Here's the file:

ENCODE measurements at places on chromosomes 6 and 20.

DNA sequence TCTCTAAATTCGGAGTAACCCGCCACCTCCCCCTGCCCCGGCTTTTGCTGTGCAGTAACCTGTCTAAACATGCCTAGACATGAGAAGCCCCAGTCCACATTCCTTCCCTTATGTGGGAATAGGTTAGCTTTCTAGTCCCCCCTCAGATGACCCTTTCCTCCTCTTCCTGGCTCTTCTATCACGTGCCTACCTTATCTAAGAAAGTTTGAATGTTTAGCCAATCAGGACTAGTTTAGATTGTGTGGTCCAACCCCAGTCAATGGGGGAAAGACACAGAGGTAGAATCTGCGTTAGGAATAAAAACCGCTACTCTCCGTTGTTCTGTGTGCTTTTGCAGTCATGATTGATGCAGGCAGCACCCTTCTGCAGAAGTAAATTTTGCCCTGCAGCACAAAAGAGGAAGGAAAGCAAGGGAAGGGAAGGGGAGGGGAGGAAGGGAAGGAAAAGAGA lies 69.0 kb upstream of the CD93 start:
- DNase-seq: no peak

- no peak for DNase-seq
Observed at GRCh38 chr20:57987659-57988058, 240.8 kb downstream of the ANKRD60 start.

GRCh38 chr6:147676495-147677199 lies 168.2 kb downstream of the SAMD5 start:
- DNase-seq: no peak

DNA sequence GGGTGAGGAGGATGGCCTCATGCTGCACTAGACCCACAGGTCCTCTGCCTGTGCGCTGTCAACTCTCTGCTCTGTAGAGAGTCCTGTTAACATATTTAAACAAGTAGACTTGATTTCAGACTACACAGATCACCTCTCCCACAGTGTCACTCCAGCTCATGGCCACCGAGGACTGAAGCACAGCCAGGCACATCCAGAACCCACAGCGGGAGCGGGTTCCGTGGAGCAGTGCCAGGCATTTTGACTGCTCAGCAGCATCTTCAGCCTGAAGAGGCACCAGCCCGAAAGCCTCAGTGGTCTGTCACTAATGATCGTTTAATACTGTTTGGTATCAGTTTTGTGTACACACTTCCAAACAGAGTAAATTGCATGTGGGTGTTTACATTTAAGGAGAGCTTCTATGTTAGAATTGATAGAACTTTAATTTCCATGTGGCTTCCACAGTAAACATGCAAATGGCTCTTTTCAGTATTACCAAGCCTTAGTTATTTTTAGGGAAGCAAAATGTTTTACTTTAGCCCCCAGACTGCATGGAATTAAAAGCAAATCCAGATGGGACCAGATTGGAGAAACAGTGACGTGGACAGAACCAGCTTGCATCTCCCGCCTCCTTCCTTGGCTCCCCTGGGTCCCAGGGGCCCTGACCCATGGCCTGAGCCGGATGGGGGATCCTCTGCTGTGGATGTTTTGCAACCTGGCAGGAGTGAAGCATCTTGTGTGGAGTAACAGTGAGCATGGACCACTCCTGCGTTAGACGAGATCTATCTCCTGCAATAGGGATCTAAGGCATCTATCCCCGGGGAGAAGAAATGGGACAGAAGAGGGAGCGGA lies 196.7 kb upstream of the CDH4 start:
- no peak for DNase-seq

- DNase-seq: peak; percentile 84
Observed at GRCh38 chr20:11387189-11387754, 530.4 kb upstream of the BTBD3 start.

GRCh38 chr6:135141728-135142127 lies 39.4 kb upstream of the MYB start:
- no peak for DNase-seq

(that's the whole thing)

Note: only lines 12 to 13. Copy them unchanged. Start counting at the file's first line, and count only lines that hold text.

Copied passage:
GRCh38 chr6:135141728-135142127 lies 39.4 kb upstream of the MYB start:
- no peak for DNase-seq